Lester Holt: It’s time. We’re going to take a break

Hilary Clinton: Let me…

Henry Reich: So there you go. If you want to see more, like some of the questions that other YouTubers asked the candidates, you can watch the whole debate at the NBC News YouTube channel.

And a huge thanks to all of our Patreon supports who make projects like this possible. This was a super last minute endeavor and we couldn’t afford to do it without your support so thank you very much. And if you’d like to support MinuteEarth on Patreon, go to patreon.com/minuteearth.

Commentary

People tell me that I am a hopeless optimist, but I’m cautiously encouraged by this extract from the Democratic debate. Although you will not be able to do a text search on the above transcript and find the ‘N’ [nuclear] word, it was clearly included on the video.

Aside: I’ve been told that the candidates have the ability to see the videos provided as context for questions, so all of them saw that the scientists at MinuteEarth include nuclear energy as a clean energy alternative to fossil fuels. End Aside.

Though Senator Sanders might not yet agree that nuclear energy qualifies as sustainable energy, with fast neutron breeder reactors and molten salt thorium reactors the supply of fission fuel is inexhaustible.

Not only will fission fuel last as long as solar energy will last, but, unlike wind and solar energy, nuclear power plants can drive the industrial effort required to manufacture and construct additional nuclear facilities. That makes fission sustainable in a way that energy efficiency, wind and solar energy, by themselves, are not.

People who understand science and engineering, particularly thermodynamics, construction, energy conversion and resource extraction technologies know that weather-dependent, diffuse power sources aren’t capable of powering factories, metal recycling plants or mines without major assistance from more controllable power sources.

The other candidate given a chance to answer the question, Governor Martin O’Malley, strongly supported nuclear energy, especially advanced nuclear technologies like Generation III reactors, while he was serving as the governor of Maryland. His “100% clean electric energy grid” includes a healthy dose of nuclear fission power stations, even if he does not utter the ‘N’ word when on a debate stage.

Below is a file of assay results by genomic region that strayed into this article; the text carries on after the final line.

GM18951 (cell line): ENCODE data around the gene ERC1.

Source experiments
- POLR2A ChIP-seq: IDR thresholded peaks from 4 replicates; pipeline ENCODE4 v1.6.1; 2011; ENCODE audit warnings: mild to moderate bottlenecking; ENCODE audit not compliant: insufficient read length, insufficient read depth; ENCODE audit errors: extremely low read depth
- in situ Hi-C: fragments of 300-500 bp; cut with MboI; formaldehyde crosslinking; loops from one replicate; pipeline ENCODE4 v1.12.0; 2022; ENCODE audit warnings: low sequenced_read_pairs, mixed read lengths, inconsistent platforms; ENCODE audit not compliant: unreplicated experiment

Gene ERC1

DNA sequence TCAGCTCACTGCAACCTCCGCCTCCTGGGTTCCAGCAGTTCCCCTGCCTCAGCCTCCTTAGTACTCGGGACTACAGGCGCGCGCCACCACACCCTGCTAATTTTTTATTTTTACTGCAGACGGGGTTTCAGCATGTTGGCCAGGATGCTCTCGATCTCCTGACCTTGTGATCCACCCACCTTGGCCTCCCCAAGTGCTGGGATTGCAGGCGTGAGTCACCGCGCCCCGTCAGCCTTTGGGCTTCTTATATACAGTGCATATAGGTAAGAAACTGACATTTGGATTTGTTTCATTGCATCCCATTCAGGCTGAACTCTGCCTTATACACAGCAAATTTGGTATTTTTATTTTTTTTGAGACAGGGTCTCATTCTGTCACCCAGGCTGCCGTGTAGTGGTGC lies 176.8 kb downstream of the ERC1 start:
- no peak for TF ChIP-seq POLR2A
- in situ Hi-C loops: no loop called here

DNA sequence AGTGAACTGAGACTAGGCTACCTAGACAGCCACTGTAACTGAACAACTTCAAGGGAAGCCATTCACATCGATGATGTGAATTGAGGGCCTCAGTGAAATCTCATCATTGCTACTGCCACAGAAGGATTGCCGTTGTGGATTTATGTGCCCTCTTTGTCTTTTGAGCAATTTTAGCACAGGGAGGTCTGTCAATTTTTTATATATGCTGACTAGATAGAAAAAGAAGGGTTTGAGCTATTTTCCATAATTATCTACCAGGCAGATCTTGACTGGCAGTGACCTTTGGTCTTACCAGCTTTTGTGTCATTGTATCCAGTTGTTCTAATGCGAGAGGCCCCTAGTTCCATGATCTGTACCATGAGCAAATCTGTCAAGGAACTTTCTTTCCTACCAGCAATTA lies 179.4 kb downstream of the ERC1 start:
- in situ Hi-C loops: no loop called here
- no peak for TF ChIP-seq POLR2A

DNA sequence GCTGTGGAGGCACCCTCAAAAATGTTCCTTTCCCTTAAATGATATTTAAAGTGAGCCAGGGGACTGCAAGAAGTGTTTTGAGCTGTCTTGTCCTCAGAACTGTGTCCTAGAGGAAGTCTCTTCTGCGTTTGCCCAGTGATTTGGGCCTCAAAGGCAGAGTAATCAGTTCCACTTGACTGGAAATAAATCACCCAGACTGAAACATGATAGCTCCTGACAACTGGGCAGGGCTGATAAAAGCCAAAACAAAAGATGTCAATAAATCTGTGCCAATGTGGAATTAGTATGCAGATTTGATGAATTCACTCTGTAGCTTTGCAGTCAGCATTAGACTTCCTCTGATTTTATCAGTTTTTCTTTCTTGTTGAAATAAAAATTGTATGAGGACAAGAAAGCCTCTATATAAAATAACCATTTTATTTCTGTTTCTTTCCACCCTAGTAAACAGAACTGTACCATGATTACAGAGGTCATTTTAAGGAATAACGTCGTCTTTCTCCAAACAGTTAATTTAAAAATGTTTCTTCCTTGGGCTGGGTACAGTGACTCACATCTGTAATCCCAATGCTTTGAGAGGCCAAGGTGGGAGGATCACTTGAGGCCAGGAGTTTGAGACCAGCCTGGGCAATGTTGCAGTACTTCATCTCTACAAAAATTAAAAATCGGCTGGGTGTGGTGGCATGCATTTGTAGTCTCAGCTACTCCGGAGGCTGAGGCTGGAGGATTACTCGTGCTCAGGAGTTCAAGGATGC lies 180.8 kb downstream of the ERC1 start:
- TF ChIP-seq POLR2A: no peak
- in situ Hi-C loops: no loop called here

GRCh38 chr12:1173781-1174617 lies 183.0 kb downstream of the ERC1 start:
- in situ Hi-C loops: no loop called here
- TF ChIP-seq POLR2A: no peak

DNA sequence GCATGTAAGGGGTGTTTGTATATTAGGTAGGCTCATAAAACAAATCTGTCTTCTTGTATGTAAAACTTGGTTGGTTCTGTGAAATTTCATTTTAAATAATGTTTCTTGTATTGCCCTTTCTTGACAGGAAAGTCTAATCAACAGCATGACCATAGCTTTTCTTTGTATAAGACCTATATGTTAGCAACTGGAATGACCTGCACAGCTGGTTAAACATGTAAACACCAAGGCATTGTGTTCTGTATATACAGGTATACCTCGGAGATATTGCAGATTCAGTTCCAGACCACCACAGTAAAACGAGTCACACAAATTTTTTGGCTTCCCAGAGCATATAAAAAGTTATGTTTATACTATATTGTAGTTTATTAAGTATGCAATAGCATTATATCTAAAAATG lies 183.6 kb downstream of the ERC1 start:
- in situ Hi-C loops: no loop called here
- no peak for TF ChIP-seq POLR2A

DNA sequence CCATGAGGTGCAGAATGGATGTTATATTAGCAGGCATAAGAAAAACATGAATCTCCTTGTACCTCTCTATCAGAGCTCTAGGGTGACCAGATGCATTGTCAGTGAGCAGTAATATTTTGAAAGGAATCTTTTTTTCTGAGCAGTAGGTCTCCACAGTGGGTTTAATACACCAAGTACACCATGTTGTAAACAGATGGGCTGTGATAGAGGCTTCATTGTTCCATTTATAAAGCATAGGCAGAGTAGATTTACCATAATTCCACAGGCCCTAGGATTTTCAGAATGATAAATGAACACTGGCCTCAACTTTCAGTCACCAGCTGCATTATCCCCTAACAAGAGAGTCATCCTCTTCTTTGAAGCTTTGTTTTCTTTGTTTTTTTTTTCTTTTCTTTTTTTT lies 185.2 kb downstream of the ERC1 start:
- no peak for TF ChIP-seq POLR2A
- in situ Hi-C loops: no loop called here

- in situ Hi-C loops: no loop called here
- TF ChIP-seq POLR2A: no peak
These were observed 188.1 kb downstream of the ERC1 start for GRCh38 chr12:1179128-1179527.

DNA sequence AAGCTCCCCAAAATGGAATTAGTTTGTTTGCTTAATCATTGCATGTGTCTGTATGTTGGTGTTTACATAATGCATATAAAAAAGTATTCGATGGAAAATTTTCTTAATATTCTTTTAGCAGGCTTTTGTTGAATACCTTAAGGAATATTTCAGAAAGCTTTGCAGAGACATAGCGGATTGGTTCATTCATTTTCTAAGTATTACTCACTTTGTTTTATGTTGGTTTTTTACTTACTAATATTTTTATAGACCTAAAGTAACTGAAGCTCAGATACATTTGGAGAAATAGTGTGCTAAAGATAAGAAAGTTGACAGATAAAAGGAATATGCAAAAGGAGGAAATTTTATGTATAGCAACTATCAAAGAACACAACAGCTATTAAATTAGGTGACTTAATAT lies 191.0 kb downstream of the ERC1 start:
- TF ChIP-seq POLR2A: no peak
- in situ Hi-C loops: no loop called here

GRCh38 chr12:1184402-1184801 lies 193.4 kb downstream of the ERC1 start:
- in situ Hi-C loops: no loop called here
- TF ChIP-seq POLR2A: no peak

However, I’m not satisfied with code word acknowledgement. President Obama’s consistently positive statements about nuclear energy should have shown his party that Democrats do not automatically walk away from leaders who unashamedly say they like nuclear power.

Aside: I want anyone who is elected to be President to avoid negative nuclear actions like appointing a known antinuclear activist as the Chairman of the NRC. I want politicians in the House, Senate and White House who recognize that energy priorities are skewed when the appropriation bill includes a five year extension of the wind and solar Investment Tax Credit that will cost ~ $5,000,000,000/year to deploy mature technology but provides a total of less than $1,000,000,000/year for every DOE program that remotely supports nuclear energy development. End Aside.

The mission that Atomic Insights has willingly accepted is to establish the conditions that give liberal and progressive politicians permission to talk openly about their support of nuclear science, engineering, and innovation as vital tools that will enable achievement of a clean, abundant energy future.

History note: The Democratic Debate discussed above took place on January 17, 2016, 61 years to the day after the USS Nautilus, the first nuclear powered vessel of any kind, reported that it was “Underway on nuclear power.”